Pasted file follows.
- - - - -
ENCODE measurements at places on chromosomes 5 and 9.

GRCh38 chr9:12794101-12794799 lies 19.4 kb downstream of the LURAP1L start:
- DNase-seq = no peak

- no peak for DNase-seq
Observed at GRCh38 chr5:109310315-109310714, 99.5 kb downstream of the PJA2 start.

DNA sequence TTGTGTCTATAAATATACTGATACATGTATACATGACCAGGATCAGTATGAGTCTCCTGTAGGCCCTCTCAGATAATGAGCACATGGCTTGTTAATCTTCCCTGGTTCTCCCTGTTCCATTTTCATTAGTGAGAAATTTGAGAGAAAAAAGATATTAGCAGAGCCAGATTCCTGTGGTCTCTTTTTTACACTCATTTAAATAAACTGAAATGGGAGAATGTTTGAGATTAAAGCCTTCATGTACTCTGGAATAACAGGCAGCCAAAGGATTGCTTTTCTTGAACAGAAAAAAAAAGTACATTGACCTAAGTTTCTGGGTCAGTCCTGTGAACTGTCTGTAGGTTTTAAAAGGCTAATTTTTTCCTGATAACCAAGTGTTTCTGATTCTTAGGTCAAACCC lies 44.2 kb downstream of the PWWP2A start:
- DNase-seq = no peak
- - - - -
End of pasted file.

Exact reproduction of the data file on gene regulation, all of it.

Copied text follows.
ENCODE measurements at places on chromosomes 5 and 9.

GRCh38 chr9:12794101-12794799 lies 19.4 kb downstream of the LURAP1L start:
- DNase-seq = no peak

- no peak for DNase-seq
Observed at GRCh38 chr5:109310315-109310714, 99.5 kb downstream of the PJA2 start.

DNA sequence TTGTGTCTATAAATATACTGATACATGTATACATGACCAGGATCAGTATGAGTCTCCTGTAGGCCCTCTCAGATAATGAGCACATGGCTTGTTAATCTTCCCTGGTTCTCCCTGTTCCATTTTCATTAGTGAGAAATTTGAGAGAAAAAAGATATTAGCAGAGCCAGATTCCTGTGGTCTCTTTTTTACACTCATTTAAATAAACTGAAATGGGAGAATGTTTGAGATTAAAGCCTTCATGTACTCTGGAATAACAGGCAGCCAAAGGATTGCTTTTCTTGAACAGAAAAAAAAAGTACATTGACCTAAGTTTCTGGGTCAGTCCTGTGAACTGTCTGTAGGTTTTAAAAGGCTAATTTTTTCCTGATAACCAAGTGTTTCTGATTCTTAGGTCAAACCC lies 44.2 kb downstream of the PWWP2A start:
- DNase-seq = no peak